Do You Love Me: The Gene Gregorits File

Do You Love Me: The Gene Gregorits File

Do-You-Love-Me

Gene Gregorits, as proclaimed by Lisa Carver, is “the greatest writer you’ve never head of”. I don’t know how much her Vice article helped him in becoming discovered by its 10-second-attention-span-hipster readership, not much I assume by the well documented struggles of his life as an underground writer.

30-40 years ago Gregorits probably would have been published by Grove Press and his notoriety (the substance abuse and self mutilation) would have had fans flocking by the dozen. Instead he is left to self-publish via Monastrell Books and sell books to a generation that increasingly don’t research, become obsessed or actually own/collect the things they like. I don’t give a fuck if I come off as an elitist, your PDFs, AVIs and MP3s are PRETEND collections.

For those of you who don’t know about Gene read the Vice article or check out Crimson Celluloid’s interview here.

And onto the book…

Do You Love Me is a unique concept, the first of its kind I believe, and one I wish every artist, author, director and musician that I like would release. Its essentially a collection of stories, recollections and encounters from friends, enemies, fans and family. With contribution titles such as “You Cunt”, “Tenacious Survivor Cunt”, “Naked and Bloody”, “Gregorits Painted my Pussy”, “How Gene Ruined Shit” and “The Ultimate Master of Extreme Hyperbole and Vociferous Pontification” oh and lets not forget “Scewing Gene on Bath Salts”, you are in for some very sordid tales, character assassination and worship. My favourite piece by far would be “His Family Calls Him Justin” by Gene’s Uncle who tells  a couple of stories where you can see Gene’s obsession and oddness at a young age. His uncle spies on a meant-to-be-asleep young Gene/Justin and sees him on his haunches gesticulating and conversing with Star Wars characters on his bed-sheets,  later on in the evening Gene appears buck naked in the kitchen removing everything from the cupboards. There’s also a sweet anecdote about a young Gene obsessing over a song he liked. It was a nice entry among the depravity.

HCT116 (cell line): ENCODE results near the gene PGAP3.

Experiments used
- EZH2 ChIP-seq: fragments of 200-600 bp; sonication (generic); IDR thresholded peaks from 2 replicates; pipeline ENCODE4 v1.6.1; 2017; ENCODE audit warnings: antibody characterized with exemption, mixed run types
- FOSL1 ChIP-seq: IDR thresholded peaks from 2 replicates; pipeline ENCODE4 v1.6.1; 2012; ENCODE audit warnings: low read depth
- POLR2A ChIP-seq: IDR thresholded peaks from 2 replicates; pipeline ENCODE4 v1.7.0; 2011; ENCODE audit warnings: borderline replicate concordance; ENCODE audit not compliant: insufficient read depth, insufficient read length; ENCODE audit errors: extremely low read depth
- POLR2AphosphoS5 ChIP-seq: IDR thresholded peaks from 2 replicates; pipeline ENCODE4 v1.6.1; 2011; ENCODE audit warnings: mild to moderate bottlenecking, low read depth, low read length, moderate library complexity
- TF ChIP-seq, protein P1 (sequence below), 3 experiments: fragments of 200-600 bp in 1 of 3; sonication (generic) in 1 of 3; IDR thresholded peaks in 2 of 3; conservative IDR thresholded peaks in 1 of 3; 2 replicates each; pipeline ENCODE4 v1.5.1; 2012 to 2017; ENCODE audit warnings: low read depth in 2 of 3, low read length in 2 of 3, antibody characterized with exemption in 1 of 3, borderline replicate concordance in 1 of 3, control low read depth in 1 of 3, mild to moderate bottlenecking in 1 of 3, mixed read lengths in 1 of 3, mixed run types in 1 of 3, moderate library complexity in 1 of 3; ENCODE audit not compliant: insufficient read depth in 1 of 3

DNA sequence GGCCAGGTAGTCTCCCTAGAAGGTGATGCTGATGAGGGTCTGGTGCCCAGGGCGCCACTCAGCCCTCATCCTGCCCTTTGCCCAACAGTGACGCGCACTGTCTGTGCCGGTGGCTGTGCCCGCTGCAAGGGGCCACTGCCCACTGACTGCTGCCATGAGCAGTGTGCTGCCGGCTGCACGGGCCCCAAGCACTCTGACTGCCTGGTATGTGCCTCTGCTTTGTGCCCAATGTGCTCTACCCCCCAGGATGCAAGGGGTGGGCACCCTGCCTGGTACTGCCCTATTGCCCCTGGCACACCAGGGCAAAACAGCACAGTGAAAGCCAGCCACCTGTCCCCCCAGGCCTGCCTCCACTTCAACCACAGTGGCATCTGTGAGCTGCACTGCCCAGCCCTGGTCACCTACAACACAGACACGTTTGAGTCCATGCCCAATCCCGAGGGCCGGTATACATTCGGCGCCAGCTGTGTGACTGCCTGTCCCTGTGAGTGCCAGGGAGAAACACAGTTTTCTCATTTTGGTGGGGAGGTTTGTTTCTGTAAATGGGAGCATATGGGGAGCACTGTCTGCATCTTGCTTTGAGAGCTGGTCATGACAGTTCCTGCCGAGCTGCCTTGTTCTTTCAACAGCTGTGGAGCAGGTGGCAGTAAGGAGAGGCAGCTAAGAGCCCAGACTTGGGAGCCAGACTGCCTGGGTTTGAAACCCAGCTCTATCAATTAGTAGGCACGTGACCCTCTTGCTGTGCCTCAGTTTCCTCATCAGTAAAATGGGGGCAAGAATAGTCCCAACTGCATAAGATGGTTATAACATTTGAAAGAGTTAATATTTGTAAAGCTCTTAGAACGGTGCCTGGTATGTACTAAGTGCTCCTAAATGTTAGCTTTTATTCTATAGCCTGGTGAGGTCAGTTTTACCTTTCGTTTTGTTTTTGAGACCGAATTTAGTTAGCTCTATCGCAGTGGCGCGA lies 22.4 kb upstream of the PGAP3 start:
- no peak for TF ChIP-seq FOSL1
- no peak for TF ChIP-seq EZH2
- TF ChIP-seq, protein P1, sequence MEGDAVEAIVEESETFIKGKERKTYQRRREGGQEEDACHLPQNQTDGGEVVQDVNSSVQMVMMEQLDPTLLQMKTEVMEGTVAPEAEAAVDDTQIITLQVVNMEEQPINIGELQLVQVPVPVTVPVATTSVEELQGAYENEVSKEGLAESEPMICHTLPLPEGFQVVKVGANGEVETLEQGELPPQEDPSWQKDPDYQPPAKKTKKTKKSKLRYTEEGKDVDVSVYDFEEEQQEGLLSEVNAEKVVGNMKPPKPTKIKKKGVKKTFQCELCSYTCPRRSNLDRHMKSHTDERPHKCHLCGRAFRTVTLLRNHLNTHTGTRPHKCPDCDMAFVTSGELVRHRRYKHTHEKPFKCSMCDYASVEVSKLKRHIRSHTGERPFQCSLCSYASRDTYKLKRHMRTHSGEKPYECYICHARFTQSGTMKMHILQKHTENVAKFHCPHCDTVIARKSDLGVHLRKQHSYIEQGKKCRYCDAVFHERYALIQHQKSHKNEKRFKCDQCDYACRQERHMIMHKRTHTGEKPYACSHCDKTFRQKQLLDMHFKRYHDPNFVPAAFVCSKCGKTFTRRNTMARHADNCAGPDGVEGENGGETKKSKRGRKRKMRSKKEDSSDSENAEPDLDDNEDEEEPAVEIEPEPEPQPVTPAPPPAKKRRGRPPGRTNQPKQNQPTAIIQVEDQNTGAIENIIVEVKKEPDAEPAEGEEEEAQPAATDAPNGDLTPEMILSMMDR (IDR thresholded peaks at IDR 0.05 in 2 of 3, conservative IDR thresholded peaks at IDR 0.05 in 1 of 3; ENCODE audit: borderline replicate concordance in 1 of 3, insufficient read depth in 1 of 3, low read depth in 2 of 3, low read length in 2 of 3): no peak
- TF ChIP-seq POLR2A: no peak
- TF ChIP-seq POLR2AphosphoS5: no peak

From teenage high school friends to lovers and fans he has never met, you get an in-depth character study of the man. There’s also some interviews, a review of Dog Days and Johnny Behind the Deuce all interspersed with Gene’s paintings and some photos. It’s really well put together too, hardly any layout or typo issues which were rife throughout Dog Days 2.

I wondered if a whole book of stories about Gene would get tiresome but it didn’t (there are one or two tongue-up-ass pieces). I couldn’t put the book down and there’s not a boring story among them and that’s what makes Gene so interesting, he isn’t safe so he isn’t boring. Being that most of us are comfortable and non-risk taking consumers in our air-conditioned houses it’s hard to comprehend someone (especially today) living such a self-destructive and rough lifestyle. He drifts, often has no stable income,  hasn’t settled and I am sure he won’t either. This makes him attractive to us couch potato voyeurs who want a bit of  excitement without the  highs, blood, unemployment and crazy women.

Gene’s life appears to be like a never ending kitchen-sink film and this book captures some of that drama, the fall-outs, the poverty, the abuse but it also gives an insight to Gene you can’t glean from his Facebook rants, ultimatums and routine deletions of friends. So instead of buying a copy of On the Road on DVD or Blu-Ray check out a writer who has the spirit of writers from a bygone era. American literature has lacked voices like Gene’s for too long. It has become bloated, indulgent, meta, pseudo-this and post-that. Hell if you are so poor that you can’t buy a copy then suggest it as a purchase to your local library, that costs nothing, well at least it doesn’t here in Dunedin.

An awesome book that would make a great addition to your Gregorits collection, for neophytes start with Dog Days.

Available in paperback

Recommended Reading:

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